Have A Great Summer – Safe And Sober, Urges Michigan Liquor Control Commission

As the nation and state reopens, the Michigan Liquor Control Commission is asking everyone to enjoy their summer in a responsible manner. The Michigan Liquor Control Commission has released the following:

As summer heats up, Michiganders are urged to celebrate the season safely at gatherings and activities especially where alcohol might be consumed. Remember to keep your alcohol consumption in check and never drink and drive, urges the Michigan Liquor Control Commission (MLCC).

“The state’s 19,000 liquor licensees are excited to have their bars, restaurants, hotels, distilleries and wineries now open for patrons to enjoy Pure Michigan,” said MLCC Commissioner Dennis Olshove. “If you drink alcohol, do so responsibly. Make this a great summer to remember for all the right reasons.”

Many summer activities can become dangerous when alcohol is involved. Don’t drink alcohol while swimming, boating or even shooting off a few fireworks, as there can be deadly risk factors.

“Don’t drink and swim,” said MLCC Commissioner Geralyn Lasher. “Never drink while watching the kids in the pool or at the lake. Having that margarita (or two) will slow your instinct to react if you’re needed in an emergency.”

Alcohol contributes to at least 20 percent of all adult deaths due to drowning each year; and as high as 41 percent for young adults between 15 to 29 years old. Alcohol impairs your coordination, lessens your ability to react quickly and distorts depth perception, which can result in injuries from diving into shallow water; misjudging the depth of the water or strength of a current; and blacking out and slipping under the water.

Remember, before swimming:

  • Wait awhile after drinking. Depending on how much you’re drinking, one single beverage takes about one to two hours to metabolize.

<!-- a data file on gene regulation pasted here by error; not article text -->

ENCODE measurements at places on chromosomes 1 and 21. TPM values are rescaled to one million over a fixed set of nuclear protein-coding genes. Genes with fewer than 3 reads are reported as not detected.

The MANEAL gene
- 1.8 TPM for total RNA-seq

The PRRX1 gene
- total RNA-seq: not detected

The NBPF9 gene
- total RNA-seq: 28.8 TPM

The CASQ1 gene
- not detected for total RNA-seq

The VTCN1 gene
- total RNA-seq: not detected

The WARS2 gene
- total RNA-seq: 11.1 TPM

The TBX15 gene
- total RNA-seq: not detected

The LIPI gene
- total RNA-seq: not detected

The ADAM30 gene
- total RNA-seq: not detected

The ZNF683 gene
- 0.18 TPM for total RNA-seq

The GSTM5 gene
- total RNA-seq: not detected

• Watch what you’re drinking. Alcohol by volume is a lot lower in a can of beer than the alcohol content in grain liquor or vodka.
  • Watch your body temperature. Alcohol can cause your body temperature to become lower than normal, causing hypothermia if the water is cold.

“Boat sober, as drunk boating is not unlike drunk driving,” said MLCC Commissioner Edward Toma. “Alcohol use is the leading contributing factor in recreational boating deaths.*”

In Michigan, there were 181 boating accidents statewide in 2020, including 33 deaths, 20 drownings and almost $2.2 million in property damage.** If you boat under the influence (BUI) your voyage may be terminated, the boat may be impounded and you, the operator may be arrested. Michigan law treats BUI similar to driving under the influence (DUI); the blood alcohol limit is .08 percent, matching the standard for drunk driving a car.

Remember: 

  • Alcohol use can impair a boater’s judgment, balance, vision and reaction time.
  • Sun, wind, noise, vibration and motion, common boating environment “stressors” intensify the effects of alcohol.
  • Alcohol is dangerous for passengers too. Intoxication can cause slips, falls overboard and other accidents.

To view the list of alcohol restrictions at Michigan’s state parks and recreation areas, and boating access sites go to: DNR – Alcohol Restrictions (michigan.gov).

The MLCC is pleased to promote Operation Dry Water*** July 2-4, 2021. This year-round boating under the influence awareness and enforcement campaign peaks on the Fourth of July holiday, unfortunately known for increased drinking and boating, and deadly incidents.

“Alcohol and fireworks absolutely do not mix,” said MLCC Commissioner Lee Gonzales. “Having a drink or two impairs judgment and is especially dangerous when dealing with fireworks.”

If you’re in charge of the fireworks show, remember:

  • Alcohol-based hand sanitizers are extremely flammable. If you’re using hand sanitizer, avoid getting burned with a firework mishap; switch to soap and water.
  • Save your beer or cocktail until after the show and keep guests who are drinking alcohol well away from fireworks.

“Drinking alcohol in hot weather also has health risks,” said MLCC Chair Pat Gagliardi. “The dangerous ways the sun, heat and overindulging in alcohol together affect our body can result in heat stroke and dehydration.”

If you choose to drink in hot weather, remember to:

  • Alternate alcoholic drinks with a glass of water and eat foods with high water content – lots of fresh fruits and vegetables.
  • Avoid sugary alcoholic drinks like daiquiris, margaritas, and piña coladas that can lead to dehydration.

It is the mission of the MLCC to make alcoholic beverages available for consumption while protecting the consumer and the general public through the regulation of those involved in the importation, sale, consumption, distribution, and delivery of these alcohol products.

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